What is it?
Fluoride is commonly used in dentistry to strengthen enamel, which is the outer layer of your teeth. It helps to prevent cavities, so it’s sold in some kinds of toothpaste, and it’s also added in small amounts to public water supplies in the United States and many other countries. But, what exactly is?
Fluoride is a chemical compound of fluorine paired with another element. It contains compounds that are used in the prevention of tooth decay.
If your toothpaste is fluoride-free, brushing and flossing alone isn’t enough to keep the cavities away. According to a recent study done at The University of Washington, fluoride has a huge effect on helping you avoid cavities.
While brushing and flossing do help, it’s fluoride that makes the difference in getting to the plaque and preventing cavities. If you don’t use some form of it, the plaque is inaccessible and you can’t reach it.
How does it work?
Cavities start to form in tiny cracks and crevices in your tooth enamel. Exactly how fluoride helps prevent cavities is not certain, but there’s some evidence that it may inhibit the enzymes that break down the tooth.
Scientists hypothesize that the fluoride ions replace hydroxyl ions in hydroxyapatite in your teeth, which lead to fewer cavities. This is why it’s added to some kinds of toothpaste, and certain dentists may also give you a yearly fluoride treatment. Overall, experts believe it helps restore minerals to the enamel, which ultimately helps to strengthen your teeth.
Besides buying toothpaste with fluoride and having yearly treatments done at your dentist, another way to get it is through your tap water. More than 70 years of scientific research has consistently shown that an optimal level in community water is safe and effective in preventing tooth decay by at least 25% in both children and adults. The Centers for Disease Control and Prevention named community water fluoridation one of the ten great public health achievements of the 20th century.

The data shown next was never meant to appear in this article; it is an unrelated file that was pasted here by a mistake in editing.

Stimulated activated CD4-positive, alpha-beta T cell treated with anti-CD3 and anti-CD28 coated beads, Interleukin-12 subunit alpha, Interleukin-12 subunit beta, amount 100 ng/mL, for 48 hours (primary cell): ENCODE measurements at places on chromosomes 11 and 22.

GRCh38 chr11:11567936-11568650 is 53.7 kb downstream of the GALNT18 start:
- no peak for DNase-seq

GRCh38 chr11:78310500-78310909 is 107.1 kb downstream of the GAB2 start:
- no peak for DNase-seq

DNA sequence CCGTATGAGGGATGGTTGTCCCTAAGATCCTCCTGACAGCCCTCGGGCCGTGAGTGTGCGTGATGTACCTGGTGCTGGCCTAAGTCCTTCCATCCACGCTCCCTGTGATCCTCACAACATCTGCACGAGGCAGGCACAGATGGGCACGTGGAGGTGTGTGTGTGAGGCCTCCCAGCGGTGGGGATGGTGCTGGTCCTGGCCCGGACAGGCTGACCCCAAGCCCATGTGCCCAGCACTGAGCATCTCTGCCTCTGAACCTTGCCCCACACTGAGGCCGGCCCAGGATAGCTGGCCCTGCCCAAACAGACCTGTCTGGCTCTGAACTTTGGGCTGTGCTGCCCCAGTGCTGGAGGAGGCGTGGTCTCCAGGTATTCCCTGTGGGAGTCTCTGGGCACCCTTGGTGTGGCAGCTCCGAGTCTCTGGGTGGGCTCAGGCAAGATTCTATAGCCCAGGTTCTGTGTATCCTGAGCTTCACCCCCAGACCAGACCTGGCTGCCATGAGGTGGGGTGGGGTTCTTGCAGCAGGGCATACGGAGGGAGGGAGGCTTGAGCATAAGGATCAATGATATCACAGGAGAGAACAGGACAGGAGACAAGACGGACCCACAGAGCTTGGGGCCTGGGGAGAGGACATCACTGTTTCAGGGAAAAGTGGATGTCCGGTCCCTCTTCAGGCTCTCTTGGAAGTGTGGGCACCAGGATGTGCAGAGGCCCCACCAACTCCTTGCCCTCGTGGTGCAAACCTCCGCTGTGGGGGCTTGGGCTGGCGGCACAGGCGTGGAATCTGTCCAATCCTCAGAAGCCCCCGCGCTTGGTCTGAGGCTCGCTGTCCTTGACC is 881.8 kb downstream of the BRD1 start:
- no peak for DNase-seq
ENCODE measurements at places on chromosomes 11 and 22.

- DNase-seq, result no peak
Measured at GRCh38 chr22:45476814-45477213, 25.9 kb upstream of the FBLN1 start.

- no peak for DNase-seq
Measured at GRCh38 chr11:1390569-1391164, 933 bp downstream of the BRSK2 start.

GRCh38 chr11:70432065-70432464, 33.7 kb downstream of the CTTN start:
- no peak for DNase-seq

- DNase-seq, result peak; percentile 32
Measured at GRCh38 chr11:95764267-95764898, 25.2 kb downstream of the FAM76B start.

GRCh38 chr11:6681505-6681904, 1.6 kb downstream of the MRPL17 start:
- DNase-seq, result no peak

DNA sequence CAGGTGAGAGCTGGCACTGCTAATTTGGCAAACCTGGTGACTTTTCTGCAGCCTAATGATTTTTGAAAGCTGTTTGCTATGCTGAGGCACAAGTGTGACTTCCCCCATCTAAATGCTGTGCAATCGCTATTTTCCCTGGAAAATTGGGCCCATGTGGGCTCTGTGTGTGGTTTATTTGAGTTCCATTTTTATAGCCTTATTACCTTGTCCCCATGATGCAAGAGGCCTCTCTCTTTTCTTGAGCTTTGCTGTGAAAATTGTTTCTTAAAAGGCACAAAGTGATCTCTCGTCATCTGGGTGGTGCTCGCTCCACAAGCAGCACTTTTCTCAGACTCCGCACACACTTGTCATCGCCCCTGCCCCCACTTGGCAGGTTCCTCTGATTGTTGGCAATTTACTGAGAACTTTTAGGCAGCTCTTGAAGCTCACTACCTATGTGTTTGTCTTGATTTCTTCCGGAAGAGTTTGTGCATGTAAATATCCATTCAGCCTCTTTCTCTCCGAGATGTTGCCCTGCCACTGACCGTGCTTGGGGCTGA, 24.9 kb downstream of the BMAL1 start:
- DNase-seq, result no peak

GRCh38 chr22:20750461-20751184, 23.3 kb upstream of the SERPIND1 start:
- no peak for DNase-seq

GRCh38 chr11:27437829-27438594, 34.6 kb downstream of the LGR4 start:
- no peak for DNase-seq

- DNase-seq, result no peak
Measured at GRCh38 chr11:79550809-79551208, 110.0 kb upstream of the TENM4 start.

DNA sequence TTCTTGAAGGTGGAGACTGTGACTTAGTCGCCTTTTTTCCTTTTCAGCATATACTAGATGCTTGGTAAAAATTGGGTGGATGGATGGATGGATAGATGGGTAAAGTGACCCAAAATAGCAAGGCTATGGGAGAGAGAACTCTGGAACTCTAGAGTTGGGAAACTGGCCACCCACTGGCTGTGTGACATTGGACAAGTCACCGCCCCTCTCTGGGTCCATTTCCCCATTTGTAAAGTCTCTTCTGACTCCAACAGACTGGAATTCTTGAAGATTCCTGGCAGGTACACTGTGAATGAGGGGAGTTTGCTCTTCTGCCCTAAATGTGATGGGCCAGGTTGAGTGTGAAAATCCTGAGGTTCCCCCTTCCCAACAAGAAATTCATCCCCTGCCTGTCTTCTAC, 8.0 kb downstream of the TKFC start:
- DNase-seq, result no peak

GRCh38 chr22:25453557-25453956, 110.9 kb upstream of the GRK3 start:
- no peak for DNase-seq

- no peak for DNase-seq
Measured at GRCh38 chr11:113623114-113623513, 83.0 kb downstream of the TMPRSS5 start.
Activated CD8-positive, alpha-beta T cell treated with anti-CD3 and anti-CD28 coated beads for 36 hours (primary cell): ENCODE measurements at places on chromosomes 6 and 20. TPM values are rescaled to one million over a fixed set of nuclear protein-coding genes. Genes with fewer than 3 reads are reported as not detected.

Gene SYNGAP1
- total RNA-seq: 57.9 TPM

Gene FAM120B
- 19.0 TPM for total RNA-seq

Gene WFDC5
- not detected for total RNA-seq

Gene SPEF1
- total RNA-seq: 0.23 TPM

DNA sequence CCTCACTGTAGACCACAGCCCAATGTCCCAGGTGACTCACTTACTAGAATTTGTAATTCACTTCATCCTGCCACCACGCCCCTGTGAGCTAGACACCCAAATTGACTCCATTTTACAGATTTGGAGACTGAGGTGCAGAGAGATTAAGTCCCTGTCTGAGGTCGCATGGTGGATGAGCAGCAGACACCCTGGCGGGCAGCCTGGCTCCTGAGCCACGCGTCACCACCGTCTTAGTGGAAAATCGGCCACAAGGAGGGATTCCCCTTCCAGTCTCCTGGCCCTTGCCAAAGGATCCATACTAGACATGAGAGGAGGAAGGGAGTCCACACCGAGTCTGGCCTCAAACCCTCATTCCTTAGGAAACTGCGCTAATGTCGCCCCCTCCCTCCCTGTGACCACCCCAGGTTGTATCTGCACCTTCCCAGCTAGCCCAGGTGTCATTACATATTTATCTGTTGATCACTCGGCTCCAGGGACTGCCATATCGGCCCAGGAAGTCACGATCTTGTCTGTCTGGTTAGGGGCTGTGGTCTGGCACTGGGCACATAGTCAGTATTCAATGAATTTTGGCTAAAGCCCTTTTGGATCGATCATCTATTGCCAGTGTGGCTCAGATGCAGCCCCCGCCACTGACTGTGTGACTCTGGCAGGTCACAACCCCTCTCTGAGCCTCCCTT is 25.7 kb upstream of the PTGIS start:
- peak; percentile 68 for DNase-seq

Are there any side effects?
While fluoride is a naturally occurring compound, it can still cause side effects when consumed in large doses. In the United States, the amount that’s added to water is very small– about 0.7 parts per million (ppm). That’s the maximum allowed amount, as of 2015– and it’s completely safe.
Dental fluorosis happens when you consume too much fluoride while your teeth are still forming under your gums. This results in white spots on the surface of your teeth. Other than the appearance of white spots, dental fluorosis doesn’t cause any other symptoms or harm.
It usually only tends to affect children under the age of 8, who don’t have all of their permanent teeth. Kids are also more likely to swallow toothpaste, which contains significantly more fluoride than fluoridated water.
Many people have claimed that it can cause other health problems. The truth is, aside from the occasional mild case of dental fluorosis, there’s absolutely no scientific evidence that fluoride added to local water supplies causes any health problems.
Make an appointment.
The American Dental Association recommends that you have a dental cleaning twice a year. If it’s been over six months since your last cleaning, it’s time for you to make an appointment. If you’d like a fluoride rinse, please ask!
Dr. Randall Burba is an American Academy of Cosmetic Dentistry accredited dentist, with a practice in Salem, Massachusetts. He considers himself an artist–with teeth and beyond! He often paints, draws and has a passion for woodworking.